Next, an amendment made to the “Regulations Governing the Use of Specific Medical Technology and Medical Equipment for Examination and Test” last September has authorized the use of six cell therapies to treat medical issues including degenerative joint disease, hematological malignancies, spine injuries, solid tumors, strokes, and burns. Three medical centers in northern, central and southern Taiwan have reached the final assessment stage and more than 100,000 patients a year are expected to benefit from the therapies. Our goal is to position Taiwan as a hub for regenerative medicine in Asia and market investors into this emerging biomedical technology.

Finally, I would also like to mention the Guidance on Laboratory Developed Tests and Services (LDTS) program for precision medicine molecular testing. Precision medicine comprises of screening, diagnosis, treatment, and monitoring. Each one of these areas has the business potential to develop into a major sector.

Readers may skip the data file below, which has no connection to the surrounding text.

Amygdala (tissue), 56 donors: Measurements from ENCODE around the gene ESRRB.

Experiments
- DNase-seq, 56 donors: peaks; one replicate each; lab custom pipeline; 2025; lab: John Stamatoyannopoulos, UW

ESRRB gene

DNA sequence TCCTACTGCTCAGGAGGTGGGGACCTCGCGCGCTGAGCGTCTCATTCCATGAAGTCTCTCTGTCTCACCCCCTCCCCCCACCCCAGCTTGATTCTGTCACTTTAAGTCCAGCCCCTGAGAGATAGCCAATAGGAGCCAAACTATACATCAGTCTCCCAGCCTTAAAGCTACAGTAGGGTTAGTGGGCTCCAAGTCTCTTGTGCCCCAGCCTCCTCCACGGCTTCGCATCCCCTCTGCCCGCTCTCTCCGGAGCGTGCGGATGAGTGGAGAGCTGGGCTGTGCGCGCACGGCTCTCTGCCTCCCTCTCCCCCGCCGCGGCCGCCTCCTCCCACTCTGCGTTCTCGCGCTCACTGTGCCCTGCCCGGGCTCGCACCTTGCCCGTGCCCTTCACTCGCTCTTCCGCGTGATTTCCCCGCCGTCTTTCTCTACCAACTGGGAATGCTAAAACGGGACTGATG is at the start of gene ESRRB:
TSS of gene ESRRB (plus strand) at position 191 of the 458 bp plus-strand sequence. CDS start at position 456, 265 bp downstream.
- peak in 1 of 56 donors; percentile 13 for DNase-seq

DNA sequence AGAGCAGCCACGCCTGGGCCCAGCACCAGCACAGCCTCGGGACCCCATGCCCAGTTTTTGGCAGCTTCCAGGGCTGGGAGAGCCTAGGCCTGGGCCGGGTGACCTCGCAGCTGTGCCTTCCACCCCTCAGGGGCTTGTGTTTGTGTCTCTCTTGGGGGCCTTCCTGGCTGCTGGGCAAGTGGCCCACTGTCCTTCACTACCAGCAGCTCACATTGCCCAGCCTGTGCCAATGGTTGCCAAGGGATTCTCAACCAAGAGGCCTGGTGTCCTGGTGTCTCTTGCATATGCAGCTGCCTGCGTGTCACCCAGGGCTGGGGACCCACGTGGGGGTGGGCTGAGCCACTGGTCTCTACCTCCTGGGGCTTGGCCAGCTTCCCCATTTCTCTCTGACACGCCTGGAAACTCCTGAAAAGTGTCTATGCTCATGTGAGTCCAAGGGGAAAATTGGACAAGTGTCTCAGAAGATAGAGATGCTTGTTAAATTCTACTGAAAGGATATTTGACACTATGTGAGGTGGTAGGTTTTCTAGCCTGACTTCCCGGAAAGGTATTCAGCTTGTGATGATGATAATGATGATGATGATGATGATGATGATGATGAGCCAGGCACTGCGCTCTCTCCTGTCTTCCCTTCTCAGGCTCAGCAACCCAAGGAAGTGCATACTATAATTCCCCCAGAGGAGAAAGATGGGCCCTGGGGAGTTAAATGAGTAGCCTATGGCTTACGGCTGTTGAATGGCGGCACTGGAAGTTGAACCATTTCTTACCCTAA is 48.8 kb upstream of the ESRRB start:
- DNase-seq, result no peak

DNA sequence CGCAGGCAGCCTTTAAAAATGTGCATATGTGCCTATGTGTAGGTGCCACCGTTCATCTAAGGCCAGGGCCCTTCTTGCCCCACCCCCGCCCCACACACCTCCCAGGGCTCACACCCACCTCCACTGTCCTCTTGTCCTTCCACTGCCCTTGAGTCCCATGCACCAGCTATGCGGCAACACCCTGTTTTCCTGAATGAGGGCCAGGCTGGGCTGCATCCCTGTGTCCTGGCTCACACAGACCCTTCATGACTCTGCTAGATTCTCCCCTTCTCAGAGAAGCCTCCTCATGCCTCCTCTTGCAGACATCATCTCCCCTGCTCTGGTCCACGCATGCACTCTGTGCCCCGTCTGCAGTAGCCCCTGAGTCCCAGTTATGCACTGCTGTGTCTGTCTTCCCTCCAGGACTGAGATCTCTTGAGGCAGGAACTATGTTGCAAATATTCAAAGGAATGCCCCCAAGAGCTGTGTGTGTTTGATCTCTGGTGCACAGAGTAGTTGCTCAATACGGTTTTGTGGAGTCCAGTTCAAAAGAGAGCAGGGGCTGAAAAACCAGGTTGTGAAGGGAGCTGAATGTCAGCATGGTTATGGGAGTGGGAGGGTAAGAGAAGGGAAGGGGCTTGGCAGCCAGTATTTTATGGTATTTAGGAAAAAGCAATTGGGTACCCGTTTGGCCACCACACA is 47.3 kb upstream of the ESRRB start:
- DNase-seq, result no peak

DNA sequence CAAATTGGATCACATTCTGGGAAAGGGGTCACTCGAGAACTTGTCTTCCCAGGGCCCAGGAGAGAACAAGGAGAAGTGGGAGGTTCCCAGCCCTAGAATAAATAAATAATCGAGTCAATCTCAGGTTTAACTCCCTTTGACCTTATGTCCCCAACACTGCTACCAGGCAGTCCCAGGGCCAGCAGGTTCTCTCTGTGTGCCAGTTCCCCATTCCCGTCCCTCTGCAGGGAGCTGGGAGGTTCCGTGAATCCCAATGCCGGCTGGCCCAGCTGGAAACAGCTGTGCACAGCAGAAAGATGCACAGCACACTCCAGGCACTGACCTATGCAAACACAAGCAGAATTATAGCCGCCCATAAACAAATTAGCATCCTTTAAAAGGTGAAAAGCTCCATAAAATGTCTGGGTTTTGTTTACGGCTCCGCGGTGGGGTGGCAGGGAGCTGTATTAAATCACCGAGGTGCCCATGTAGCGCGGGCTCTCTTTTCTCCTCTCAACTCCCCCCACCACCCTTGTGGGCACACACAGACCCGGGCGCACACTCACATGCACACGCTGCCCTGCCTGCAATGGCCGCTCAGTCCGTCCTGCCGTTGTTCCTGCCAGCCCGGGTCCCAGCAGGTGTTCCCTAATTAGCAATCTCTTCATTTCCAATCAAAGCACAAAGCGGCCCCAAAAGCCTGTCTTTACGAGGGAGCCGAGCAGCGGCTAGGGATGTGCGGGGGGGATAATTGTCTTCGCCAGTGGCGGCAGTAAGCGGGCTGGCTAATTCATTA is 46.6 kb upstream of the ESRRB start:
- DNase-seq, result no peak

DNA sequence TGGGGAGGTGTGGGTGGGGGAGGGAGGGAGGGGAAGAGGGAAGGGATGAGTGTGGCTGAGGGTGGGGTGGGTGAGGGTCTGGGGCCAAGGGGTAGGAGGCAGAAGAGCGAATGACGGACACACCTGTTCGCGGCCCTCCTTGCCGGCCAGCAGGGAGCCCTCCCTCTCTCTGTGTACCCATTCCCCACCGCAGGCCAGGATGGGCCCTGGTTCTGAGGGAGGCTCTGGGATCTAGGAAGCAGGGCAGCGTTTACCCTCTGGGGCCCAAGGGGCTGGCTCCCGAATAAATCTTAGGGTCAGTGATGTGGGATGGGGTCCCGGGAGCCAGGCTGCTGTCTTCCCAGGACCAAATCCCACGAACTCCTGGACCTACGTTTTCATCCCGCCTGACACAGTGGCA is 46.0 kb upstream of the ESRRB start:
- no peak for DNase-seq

How are these policies transforming Taiwan from an OEM economy to an IT application superpower and paving the way for Taiwan to welcome industry 4.0 and fulfill the digital dream?

The 5+2 Industry Innovation Projects launched by President Tsai were integrated with the digital nation project called DIGI + which aims to build up an innovative ecosystem for the coming digital world and network society. If innovation is neglected, the 5+2 industries are in fact just traditional industries. AI, IOT, Big Data, etc. are among the important elements. Of course, the biomedical industry is also facing the challenge of how to transform based on emerging ICT technologies.

To make the 5+2 Major Innovative Industries policy a success, these areas need to meet with the digitalization wave. AI and 5G cannot stand alone but need to combine with the traditional industries for Taiwan to become “a Digital Nation, Smart Island”. This is a crucial factor to achieve and is also the most difficult.

 

What is your assessment of Taiwan’s biopharma sector? How are more traditional players able to find a space in the biotech boom?